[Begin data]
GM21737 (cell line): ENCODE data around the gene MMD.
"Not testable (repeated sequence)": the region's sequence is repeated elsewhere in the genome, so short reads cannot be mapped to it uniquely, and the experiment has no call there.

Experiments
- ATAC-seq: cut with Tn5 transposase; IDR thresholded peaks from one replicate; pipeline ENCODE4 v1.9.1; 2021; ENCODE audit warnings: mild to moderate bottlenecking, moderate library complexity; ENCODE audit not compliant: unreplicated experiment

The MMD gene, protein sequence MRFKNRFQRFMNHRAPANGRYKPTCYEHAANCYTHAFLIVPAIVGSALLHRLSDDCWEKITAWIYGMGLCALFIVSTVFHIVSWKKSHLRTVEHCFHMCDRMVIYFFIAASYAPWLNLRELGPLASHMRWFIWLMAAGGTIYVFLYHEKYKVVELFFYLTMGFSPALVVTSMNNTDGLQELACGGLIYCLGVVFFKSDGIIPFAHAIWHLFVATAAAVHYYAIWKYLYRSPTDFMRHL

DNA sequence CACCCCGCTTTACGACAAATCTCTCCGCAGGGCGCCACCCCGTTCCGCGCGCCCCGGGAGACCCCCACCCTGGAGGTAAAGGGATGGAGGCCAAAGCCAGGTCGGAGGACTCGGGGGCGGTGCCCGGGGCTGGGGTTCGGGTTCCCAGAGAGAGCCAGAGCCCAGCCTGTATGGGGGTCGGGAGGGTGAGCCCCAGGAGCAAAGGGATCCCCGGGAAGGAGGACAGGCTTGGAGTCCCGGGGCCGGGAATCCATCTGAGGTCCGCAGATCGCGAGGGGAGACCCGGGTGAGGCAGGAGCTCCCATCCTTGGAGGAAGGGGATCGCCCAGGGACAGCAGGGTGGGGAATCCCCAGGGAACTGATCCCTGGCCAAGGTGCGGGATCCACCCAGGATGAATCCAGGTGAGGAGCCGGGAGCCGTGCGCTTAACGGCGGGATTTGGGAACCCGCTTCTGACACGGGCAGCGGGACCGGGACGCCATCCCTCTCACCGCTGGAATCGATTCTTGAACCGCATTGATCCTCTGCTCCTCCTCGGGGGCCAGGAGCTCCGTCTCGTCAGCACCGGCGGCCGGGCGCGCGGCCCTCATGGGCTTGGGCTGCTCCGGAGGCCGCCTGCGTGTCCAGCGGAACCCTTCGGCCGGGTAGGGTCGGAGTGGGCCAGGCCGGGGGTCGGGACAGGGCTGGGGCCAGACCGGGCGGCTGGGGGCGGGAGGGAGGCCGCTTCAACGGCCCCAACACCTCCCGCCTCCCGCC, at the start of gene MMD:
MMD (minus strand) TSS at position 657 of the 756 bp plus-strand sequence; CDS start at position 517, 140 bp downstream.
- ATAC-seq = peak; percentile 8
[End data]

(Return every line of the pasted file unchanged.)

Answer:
GM21737 (cell line): ENCODE data around the gene MMD.
"Not testable (repeated sequence)": the region's sequence is repeated elsewhere in the genome, so short reads cannot be mapped to it uniquely, and the experiment has no call there.

Experiments
- ATAC-seq: cut with Tn5 transposase; IDR thresholded peaks from one replicate; pipeline ENCODE4 v1.9.1; 2021; ENCODE audit warnings: mild to moderate bottlenecking, moderate library complexity; ENCODE audit not compliant: unreplicated experiment

The MMD gene, protein sequence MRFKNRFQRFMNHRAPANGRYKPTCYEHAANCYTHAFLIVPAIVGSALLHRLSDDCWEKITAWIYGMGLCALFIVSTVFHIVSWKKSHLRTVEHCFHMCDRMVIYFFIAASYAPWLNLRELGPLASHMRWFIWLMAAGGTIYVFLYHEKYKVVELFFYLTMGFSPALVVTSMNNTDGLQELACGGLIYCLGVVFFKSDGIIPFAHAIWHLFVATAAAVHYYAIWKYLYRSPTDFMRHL

DNA sequence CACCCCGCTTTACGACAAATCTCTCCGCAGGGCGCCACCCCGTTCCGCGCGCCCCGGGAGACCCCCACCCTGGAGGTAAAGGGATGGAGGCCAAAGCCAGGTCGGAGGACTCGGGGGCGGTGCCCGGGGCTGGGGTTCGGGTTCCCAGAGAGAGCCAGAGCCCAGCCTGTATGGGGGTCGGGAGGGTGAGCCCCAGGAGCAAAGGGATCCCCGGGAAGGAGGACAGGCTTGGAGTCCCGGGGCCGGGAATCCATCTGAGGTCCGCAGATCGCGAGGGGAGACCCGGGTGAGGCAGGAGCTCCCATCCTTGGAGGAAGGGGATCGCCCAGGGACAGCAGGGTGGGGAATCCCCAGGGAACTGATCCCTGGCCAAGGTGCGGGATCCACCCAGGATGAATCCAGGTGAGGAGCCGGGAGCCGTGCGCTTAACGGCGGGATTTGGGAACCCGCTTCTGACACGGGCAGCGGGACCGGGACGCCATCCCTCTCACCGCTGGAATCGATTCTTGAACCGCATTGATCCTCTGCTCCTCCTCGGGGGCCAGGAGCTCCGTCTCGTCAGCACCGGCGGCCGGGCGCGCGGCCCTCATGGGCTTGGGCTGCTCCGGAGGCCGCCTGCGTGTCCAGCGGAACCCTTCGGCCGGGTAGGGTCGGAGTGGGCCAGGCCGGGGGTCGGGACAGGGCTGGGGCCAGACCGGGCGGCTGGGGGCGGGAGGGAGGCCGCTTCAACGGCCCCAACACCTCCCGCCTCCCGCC, at the start of gene MMD:
MMD (minus strand) TSS at position 657 of the 756 bp plus-strand sequence; CDS start at position 517, 140 bp downstream.
- ATAC-seq = peak; percentile 8